Words - Charlotte Brook
Photography - Ioana Marinescu
Thoroughbred horses used to live under this roof. Modest quarters for staff and steeds serving the grand villas of Victorian era Holland Park, the Grade II listed mews house was on the receiving end of a shonky 1970s makeover, and had latterly lost its way.
But now? Old, new, wood and light unite, and it’s beautiful. A kind of design gold dust happens when the archaic is restored, reconfigured or otherwise radically rebuilt anew – and anthropologist-turned-architect Jonathan Tuckey’s speciality is exactly that. Frame House, pictured here, is just one example. Folk meets the studio.
‘We enthusiastically embrace an architecture of change,’ Jonathan Tuckey Design says.
Under the London studio’s careful watch, bare bones of old buildings are gingerly wrenched, beautifully warped, twisted, reorganized and cajoled into a structure fit for modern use. Frame House, pictured, is a glorious example.
Reimagining the listed mews house meant restoring the front façade, pouring a red-pigmented concrete floor, cutting deeper lightwells into the roof and cladding walls in Douglas fir, which was inspired by the owner’s collection of plywood pieces by American 20th century minimalist Donald Judd.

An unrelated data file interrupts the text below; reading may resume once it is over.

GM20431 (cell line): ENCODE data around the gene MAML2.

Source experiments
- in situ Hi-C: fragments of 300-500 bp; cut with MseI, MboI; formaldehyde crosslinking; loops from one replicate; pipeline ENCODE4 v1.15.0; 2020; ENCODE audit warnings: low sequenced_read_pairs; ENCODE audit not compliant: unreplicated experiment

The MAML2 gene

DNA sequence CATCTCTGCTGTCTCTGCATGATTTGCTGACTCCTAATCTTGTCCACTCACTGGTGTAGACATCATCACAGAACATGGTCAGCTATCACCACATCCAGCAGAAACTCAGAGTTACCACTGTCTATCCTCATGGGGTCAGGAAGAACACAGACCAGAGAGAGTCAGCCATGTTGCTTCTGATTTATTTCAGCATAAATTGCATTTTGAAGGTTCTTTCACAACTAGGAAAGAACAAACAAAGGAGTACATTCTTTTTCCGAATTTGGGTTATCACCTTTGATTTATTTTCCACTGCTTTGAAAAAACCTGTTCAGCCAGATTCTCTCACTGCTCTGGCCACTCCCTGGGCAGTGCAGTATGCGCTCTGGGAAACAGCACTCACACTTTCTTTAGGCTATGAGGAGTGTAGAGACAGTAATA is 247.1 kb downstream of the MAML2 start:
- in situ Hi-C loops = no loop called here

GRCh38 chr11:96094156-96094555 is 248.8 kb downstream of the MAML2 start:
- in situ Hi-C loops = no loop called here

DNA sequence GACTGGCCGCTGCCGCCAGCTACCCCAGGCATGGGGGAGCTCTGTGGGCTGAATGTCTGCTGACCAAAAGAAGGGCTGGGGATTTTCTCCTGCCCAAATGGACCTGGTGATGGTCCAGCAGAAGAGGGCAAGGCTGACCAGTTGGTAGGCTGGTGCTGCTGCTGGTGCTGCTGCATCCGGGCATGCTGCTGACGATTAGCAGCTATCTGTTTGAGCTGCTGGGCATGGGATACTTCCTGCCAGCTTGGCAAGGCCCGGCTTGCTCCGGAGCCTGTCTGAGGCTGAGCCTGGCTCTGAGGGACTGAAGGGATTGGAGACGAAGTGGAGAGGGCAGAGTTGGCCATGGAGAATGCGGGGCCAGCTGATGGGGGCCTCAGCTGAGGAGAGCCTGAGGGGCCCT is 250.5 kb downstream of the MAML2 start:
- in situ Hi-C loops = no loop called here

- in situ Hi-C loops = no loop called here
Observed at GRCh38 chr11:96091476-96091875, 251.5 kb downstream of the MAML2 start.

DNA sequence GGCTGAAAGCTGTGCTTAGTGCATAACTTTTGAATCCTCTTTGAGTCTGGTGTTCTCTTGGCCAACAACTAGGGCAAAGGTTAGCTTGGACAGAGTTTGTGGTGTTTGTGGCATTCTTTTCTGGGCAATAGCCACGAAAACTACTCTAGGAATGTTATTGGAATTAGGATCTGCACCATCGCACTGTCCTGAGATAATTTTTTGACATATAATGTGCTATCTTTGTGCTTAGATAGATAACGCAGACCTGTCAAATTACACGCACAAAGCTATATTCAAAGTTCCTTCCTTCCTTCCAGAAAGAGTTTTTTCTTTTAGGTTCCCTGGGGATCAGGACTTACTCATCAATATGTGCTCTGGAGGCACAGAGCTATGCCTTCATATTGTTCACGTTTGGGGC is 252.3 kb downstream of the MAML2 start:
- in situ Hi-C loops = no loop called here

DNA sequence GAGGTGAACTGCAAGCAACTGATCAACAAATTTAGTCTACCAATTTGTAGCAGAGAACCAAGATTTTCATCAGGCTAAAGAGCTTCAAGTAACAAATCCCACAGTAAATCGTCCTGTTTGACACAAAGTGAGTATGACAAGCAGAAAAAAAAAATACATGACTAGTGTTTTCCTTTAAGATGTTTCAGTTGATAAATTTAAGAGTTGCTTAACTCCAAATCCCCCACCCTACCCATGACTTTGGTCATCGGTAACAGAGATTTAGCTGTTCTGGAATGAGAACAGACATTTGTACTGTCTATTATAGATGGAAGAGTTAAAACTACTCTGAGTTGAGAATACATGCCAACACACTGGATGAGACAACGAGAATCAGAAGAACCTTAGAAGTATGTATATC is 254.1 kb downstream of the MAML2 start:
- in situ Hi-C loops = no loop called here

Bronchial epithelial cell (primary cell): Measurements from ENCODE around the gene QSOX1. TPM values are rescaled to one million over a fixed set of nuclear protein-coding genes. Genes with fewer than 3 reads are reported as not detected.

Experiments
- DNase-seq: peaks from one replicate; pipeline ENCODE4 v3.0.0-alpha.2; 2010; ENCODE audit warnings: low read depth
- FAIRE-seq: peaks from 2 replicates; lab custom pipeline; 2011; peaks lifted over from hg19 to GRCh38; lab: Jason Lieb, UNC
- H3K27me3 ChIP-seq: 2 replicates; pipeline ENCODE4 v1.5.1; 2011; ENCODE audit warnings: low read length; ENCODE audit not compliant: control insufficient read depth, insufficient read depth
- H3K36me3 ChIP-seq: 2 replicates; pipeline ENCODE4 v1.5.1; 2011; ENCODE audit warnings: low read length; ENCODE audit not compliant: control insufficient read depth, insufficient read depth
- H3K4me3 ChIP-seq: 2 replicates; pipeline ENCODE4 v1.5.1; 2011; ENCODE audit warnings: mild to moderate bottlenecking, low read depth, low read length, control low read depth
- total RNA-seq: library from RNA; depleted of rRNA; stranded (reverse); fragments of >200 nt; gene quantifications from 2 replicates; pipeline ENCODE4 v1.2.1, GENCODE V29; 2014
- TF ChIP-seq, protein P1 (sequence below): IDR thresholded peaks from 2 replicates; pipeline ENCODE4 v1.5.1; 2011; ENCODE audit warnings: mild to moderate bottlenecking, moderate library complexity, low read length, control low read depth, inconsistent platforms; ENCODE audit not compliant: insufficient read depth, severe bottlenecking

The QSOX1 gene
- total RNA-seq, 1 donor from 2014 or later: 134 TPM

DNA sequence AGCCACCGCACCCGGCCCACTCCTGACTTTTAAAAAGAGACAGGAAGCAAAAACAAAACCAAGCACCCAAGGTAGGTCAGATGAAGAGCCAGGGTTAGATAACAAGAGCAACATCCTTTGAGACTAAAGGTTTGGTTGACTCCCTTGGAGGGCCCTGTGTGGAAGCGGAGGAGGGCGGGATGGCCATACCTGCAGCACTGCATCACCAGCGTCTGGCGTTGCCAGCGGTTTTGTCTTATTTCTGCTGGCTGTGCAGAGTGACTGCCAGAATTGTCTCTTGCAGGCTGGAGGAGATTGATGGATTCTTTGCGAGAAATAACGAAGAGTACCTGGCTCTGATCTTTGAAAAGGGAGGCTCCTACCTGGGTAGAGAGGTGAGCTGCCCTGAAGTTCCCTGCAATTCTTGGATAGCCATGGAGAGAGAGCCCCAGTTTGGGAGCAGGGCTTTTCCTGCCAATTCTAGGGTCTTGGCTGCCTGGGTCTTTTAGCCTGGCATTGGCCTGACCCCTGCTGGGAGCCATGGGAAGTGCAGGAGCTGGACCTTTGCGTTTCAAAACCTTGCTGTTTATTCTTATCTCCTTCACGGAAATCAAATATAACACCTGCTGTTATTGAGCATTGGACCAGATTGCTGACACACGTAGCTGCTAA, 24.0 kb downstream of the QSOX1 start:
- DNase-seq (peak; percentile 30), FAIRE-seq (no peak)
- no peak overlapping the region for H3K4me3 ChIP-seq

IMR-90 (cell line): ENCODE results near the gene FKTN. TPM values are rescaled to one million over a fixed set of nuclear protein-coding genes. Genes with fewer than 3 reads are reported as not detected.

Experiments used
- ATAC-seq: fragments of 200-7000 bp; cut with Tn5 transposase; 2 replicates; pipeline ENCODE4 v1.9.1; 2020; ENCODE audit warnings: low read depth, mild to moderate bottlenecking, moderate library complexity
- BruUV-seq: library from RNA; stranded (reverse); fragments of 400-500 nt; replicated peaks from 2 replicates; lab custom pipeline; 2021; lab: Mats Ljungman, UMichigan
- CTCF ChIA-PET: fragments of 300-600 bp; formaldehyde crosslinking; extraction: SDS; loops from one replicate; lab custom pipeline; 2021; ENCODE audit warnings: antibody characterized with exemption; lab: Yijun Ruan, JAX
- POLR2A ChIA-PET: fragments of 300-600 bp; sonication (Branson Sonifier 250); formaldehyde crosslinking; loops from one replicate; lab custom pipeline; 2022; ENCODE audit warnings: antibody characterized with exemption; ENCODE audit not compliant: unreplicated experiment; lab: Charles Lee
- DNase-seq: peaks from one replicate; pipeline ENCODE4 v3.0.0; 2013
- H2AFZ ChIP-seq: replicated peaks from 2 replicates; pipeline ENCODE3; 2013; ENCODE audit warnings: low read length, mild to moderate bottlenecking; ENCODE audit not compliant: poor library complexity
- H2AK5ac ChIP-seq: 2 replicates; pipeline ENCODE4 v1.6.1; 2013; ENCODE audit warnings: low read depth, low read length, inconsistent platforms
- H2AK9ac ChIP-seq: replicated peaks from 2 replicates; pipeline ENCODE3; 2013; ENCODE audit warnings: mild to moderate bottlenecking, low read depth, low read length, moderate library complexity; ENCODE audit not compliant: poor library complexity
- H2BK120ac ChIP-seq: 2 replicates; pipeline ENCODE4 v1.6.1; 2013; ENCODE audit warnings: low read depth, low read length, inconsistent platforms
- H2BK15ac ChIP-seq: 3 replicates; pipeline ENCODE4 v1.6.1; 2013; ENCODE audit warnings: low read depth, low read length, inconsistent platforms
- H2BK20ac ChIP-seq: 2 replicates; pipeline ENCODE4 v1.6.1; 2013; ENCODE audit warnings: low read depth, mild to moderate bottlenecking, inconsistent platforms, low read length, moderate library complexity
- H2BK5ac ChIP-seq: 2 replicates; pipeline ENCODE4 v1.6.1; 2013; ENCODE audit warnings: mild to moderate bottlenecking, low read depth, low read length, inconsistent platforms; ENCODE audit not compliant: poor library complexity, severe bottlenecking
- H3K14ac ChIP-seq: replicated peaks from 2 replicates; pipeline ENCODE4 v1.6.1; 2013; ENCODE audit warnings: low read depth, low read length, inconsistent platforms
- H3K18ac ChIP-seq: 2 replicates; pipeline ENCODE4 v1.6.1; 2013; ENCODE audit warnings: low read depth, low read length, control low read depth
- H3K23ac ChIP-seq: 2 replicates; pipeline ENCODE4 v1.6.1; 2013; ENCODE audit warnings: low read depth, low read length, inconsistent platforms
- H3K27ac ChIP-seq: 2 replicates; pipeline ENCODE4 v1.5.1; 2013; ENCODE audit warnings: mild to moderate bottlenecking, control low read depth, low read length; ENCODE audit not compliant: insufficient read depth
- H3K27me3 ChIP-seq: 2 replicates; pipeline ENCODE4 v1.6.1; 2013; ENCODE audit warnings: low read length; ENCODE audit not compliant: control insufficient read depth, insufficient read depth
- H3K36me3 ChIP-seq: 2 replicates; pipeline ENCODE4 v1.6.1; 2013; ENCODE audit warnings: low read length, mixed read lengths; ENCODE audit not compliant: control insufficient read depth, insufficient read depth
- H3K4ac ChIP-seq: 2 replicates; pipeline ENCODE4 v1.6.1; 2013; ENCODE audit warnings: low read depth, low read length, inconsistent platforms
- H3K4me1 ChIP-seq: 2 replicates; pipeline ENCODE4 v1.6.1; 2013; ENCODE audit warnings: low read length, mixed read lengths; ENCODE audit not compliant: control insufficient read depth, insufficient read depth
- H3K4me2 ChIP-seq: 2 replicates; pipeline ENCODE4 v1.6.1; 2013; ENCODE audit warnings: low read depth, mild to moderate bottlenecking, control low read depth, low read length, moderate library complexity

Past, present, future; nuts, bolts, artwork. Architecture, alloyed. How did they do it?
We are interested in the idea of time. Many buildings will outlast our lifetime. After our involvement, they will take on a life of their own, adding and removing layers as we have done.
Interestingly, the owner of the house grew up in a minimalist, ‘all in white’ house designed by Claudio Silvestrin. The warmth and texture of Frame House was a conscious reaction to live in a space with warmth, texture and colour.
Frame House is an example of the way we ‘collage’ contemporary additions into an existing building. A mews house originally built to be stables, staff lodgings and workshops has been returned to its original purpose: it is a ‘stable’ for the owner’s collection of motorcycles, with a living area above.
The timber brings warmth to what was originally a working building. We liked the fact that Douglas Fir plywood is a utilitarian material; it is often used for forming concrete.
A simple material is elevated to something beautiful through craftsmanship.
Original exposed brickwork mixes with polished concrete, Birch and red pigmented plywood are some of the other materials used inside.
Even on a dull day the skylights, being south-facing, provide pools of light.
A memory and sense of the space’s history is provided by the first floor layout. It largely reflects the building’s original floor plan.
The furniture? There are 12 original Hans J Wegner CH24 Wishbone chairs, and the oak Arts and Crafts dining table is by legendary carpenter Robert Thompson, aka ‘The Mouseman’.
If a building’s ‘past’ and ‘future’ are both legible in the current building, then that, to us, defines a successful re-design.
You could argue that the house feels British; we would argue that it is just appropriate.